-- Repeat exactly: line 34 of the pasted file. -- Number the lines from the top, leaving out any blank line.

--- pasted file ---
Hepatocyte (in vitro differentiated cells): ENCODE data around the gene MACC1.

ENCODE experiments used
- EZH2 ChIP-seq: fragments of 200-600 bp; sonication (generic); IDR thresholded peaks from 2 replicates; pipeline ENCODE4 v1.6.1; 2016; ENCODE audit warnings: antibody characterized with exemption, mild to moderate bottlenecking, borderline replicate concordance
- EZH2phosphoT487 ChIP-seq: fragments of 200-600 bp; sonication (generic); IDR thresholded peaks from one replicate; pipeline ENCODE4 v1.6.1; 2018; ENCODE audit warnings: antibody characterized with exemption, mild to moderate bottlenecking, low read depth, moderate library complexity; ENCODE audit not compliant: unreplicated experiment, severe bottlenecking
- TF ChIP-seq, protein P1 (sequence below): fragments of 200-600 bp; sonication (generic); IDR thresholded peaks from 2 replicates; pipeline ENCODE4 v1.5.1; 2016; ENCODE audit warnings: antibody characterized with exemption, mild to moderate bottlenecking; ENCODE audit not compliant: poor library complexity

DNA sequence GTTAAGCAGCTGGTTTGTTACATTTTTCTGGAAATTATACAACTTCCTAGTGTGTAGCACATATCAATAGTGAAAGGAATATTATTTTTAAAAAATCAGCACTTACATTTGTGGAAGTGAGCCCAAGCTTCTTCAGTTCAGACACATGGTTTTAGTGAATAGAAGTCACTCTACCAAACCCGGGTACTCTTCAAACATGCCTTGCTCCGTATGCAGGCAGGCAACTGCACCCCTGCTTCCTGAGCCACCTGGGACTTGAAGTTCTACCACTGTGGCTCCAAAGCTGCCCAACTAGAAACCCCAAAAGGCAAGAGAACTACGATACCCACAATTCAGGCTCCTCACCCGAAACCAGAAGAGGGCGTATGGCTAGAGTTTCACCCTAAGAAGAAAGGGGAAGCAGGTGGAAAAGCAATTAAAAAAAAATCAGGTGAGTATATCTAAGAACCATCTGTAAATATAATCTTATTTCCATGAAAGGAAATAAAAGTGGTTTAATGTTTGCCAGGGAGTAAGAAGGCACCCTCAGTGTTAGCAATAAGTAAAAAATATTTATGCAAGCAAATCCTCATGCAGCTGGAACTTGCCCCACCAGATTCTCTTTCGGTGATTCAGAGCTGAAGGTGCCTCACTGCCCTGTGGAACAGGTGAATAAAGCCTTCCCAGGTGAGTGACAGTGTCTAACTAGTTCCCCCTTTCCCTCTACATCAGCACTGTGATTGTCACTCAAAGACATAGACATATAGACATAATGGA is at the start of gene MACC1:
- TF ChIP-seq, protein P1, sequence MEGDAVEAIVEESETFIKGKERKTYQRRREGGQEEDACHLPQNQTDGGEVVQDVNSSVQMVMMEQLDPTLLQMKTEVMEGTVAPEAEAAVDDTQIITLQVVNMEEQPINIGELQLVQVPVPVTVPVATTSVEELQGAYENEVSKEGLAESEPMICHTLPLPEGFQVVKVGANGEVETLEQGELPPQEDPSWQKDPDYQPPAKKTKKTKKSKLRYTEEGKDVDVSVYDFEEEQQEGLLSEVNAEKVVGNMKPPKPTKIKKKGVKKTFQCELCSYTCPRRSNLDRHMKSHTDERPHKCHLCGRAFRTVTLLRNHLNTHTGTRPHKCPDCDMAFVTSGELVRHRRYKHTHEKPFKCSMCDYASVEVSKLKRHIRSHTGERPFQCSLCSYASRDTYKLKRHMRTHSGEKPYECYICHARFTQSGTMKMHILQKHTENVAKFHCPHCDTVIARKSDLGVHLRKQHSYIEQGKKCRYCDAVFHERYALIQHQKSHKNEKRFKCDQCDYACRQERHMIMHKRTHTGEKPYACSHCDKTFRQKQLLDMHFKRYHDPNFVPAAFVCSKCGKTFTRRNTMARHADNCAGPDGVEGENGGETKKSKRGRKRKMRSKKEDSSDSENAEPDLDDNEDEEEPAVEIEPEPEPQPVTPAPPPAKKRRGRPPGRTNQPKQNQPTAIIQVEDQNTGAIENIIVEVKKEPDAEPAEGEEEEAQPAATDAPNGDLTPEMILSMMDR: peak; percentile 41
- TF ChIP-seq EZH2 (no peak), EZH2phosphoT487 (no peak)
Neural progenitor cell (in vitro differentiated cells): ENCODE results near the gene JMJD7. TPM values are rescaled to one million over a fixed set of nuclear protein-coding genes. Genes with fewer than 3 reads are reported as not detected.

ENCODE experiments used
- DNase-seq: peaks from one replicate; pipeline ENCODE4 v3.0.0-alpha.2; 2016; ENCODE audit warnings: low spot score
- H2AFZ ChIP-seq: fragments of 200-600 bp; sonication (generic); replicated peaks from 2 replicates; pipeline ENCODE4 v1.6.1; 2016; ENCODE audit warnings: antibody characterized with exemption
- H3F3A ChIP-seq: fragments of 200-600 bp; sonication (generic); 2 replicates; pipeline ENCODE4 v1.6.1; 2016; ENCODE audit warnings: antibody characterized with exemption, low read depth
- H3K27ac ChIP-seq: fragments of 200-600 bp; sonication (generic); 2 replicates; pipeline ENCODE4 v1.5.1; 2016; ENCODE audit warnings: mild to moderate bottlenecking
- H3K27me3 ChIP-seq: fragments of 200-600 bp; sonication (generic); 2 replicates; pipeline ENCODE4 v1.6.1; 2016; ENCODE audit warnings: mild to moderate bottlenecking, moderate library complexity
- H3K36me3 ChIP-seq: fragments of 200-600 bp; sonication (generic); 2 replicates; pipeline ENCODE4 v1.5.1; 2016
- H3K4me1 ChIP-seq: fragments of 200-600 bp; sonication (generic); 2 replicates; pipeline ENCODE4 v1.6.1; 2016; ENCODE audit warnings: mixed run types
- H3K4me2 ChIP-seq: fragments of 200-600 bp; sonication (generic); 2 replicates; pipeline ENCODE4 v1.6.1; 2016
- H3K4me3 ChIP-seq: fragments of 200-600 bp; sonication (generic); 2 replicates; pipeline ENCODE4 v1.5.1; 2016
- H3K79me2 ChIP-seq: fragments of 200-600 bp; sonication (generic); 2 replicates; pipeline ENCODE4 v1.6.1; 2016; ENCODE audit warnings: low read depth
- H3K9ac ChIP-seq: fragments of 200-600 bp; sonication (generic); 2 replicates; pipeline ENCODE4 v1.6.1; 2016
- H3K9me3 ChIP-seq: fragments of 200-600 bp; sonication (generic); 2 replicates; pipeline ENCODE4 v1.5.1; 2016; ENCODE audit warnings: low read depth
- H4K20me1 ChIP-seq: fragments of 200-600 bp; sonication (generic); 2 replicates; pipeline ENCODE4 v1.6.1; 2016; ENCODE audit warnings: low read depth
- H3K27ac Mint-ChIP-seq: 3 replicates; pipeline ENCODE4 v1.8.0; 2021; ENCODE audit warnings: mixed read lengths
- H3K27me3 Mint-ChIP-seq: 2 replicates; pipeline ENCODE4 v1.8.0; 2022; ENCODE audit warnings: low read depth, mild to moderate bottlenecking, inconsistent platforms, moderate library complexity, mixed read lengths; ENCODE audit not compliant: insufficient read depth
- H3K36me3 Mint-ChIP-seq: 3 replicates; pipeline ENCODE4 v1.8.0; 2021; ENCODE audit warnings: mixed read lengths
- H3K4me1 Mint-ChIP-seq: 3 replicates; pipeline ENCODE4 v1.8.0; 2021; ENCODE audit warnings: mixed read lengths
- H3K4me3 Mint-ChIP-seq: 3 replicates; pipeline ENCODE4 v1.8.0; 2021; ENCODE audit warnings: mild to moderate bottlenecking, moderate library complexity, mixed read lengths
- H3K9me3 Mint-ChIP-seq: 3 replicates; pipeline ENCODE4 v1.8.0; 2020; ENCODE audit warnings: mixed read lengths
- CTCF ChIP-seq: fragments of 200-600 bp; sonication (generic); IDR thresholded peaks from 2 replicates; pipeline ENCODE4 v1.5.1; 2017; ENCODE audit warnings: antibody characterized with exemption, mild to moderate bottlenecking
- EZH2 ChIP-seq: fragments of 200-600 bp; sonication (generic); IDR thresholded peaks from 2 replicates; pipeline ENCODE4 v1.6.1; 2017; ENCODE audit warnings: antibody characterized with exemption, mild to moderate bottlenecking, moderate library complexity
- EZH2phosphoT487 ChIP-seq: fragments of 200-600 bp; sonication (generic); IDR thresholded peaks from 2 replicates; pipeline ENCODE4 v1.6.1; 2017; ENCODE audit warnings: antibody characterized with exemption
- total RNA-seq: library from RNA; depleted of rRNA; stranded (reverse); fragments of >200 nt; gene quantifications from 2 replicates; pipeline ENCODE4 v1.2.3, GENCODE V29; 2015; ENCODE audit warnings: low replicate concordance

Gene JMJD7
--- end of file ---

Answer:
Gene JMJD7